WORKERS ON STRIKE AT SIMBA CHIPS, APRIL 2018 (background brief)
600 workers at the Simba Chips plant in Isando outside Johannesburg is going on strike on Thursday 19 April. The workers are resisting unilateral changes to their conditions of employment made by the management of Simba in cooperation with the labour broking company Adcorp Blu.
This strike is the latest incident in on-going conflict between the workers and employers going back to at least 2016, when labour-brokered workers at Simba demanded to be deemed permanent employees of Simba, as is their right in terms of section 198 of the Labour Relations Act (LRA). The purpose of this brief is to explain the issues at stake in the strike within the context of the on-going struggles of labour-brokered workers at Simba.
What is the strike about?
Workers are protesting against the way Simba and Adcorp Blu have changed their terms of employment without consultation. The workers are demanding that their conditions of employment must be restored including their transport allowances, salaries and functions. Both sides are fully aware that this battle is about the bigger struggle around permanent jobs and equal treatment for the labour-brokered workers.
Who are the workers at Simba Chips?
The 600 striking workers were employed through the labour broker Adcorp Blue to perform tasks such as packing and sorting. They are the majority of workers in the plant, totally outnumbering the 25 permanent workers, and not a chip will leave without these workers.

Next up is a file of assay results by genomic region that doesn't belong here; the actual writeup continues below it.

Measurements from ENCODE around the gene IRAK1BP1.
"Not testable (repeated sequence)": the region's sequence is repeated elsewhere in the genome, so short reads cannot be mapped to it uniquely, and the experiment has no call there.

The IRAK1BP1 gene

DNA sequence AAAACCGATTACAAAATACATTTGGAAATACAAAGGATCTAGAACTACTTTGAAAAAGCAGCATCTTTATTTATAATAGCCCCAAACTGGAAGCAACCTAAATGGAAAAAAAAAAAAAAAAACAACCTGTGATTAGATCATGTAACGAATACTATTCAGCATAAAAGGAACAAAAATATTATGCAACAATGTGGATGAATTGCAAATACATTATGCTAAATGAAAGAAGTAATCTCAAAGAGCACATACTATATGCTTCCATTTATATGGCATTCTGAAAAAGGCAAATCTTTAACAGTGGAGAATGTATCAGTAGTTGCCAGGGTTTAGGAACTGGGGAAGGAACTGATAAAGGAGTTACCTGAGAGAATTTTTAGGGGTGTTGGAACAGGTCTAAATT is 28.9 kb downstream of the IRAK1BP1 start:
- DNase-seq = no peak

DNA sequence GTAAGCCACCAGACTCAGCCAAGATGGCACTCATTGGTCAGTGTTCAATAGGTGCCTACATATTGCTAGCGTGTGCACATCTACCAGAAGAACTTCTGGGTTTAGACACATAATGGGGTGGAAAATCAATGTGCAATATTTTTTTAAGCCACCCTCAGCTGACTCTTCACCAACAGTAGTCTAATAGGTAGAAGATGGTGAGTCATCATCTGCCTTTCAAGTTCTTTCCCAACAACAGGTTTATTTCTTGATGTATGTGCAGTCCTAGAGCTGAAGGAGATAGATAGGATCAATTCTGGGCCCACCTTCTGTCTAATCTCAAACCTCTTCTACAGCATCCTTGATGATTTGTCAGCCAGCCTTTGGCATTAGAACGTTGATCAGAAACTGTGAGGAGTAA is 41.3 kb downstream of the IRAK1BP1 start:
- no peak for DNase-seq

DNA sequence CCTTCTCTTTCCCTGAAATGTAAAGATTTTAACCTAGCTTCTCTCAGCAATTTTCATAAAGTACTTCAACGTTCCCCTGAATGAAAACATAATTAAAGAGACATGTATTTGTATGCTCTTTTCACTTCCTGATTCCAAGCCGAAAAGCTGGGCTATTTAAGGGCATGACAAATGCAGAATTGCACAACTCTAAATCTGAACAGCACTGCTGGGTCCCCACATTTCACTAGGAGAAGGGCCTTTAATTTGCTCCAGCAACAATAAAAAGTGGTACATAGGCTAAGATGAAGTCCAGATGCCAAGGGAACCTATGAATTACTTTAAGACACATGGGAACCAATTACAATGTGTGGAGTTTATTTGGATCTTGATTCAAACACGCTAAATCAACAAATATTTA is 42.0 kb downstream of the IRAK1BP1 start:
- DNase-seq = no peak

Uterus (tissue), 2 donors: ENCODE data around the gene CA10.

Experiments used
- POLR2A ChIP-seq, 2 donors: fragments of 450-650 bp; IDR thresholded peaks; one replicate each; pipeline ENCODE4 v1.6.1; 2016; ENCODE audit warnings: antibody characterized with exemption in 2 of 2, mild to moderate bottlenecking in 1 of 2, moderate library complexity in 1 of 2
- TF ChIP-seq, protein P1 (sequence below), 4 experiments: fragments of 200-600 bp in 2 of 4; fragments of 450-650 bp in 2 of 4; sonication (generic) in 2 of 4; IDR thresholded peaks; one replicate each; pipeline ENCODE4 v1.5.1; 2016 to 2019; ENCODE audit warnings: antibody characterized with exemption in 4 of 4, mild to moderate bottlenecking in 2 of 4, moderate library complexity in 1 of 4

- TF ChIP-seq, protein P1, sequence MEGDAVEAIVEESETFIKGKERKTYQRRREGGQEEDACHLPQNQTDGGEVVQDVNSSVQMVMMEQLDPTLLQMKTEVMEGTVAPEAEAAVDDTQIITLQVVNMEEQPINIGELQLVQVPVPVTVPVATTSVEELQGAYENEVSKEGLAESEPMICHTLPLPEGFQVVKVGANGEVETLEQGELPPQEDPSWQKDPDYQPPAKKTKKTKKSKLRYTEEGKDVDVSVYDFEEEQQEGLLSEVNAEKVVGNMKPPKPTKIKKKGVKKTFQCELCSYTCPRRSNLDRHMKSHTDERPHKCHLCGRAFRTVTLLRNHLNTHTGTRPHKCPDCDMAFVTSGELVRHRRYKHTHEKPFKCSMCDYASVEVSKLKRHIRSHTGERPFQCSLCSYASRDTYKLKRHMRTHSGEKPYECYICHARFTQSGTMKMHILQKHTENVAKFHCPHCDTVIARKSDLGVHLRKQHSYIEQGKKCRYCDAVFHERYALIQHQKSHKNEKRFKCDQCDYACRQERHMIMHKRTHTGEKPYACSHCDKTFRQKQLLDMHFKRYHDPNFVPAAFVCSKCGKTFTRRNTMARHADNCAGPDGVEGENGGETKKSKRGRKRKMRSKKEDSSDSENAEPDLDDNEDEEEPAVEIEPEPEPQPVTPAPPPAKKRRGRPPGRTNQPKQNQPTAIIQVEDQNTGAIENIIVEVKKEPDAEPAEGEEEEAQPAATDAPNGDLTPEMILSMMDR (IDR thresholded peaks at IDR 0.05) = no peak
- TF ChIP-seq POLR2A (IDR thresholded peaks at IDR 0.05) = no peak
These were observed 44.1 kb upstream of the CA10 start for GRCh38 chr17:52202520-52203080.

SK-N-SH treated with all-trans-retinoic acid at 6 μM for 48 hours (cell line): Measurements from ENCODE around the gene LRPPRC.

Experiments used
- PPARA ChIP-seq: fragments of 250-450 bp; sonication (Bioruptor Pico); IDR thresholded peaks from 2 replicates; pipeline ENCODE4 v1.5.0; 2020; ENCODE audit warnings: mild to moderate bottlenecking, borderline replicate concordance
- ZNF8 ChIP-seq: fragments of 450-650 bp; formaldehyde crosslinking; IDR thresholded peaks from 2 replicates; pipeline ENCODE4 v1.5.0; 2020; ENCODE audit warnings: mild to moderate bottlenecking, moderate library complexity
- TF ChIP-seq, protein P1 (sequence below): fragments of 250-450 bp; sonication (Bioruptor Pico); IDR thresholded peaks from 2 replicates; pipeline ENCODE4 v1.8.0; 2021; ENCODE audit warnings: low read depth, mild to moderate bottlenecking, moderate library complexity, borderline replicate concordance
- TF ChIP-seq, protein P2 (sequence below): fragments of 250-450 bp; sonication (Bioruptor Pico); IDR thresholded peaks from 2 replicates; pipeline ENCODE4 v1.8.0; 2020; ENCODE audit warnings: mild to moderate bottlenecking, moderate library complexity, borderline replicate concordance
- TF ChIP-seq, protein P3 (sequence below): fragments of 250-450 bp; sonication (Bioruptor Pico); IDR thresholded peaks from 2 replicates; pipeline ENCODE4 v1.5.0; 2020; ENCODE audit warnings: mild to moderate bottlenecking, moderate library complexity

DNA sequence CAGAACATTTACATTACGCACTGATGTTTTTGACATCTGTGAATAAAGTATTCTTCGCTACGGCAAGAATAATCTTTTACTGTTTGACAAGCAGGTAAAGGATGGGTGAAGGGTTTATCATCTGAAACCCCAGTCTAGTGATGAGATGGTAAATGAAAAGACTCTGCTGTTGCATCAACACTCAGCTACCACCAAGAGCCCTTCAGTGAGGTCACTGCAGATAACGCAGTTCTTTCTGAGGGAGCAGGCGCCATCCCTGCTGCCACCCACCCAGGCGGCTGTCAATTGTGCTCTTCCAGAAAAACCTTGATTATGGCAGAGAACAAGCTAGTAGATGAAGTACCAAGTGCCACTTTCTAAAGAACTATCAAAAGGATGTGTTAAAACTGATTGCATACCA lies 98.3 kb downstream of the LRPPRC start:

Most of the workers, about 80%, are young women who live in the nearby township of Tembisa.
What is section 198?
Amendments to section 198 of the LRA came into effect in 2015. Labour-brokered workers got the right to be deemed the permanent employees of the client company of the labour broker after three months of employment. Workers who are deemed permanent in this way are also entitled to be treated equally to other permanent workers doing similar work.
410 workers at Simba employed by the labour broker Adcorp Blu demanded their right to be deemed permanent employees of Simba in 2016. When the company refused, the workers lodged a dispute at the Commission for Conciliation, Mediation and Arbitration (CCMA) with the support of the Casual Workers Advice Office (CWAO).
How did the bosses respond?
Simba management is showing great determination to deny the labour-brokered workers the chance to access their new rights. They hired Cowan-Harper, one of the most expensive law firms in the country, to delay the process and frustrate the workers by raising every possible technical point of law they could. The Commission for Conciliation, Mediation and Arbitration (CCMA) went along with this either by design or simply because commissioners are overwhelmed by the complexity of this new area of law that results from the deliberate efforts of the employers.
The bosses used the time they gained in this way to undermine and divide the workers in different ways. Key worker leaders were victimised, workers were transferred and Simba brought in a new labour broker, FunxionO, which they argue is a service provider and not a labour broker, hoping that this argument will help them to deny the workers the rights they are demanding in terms of the LRA.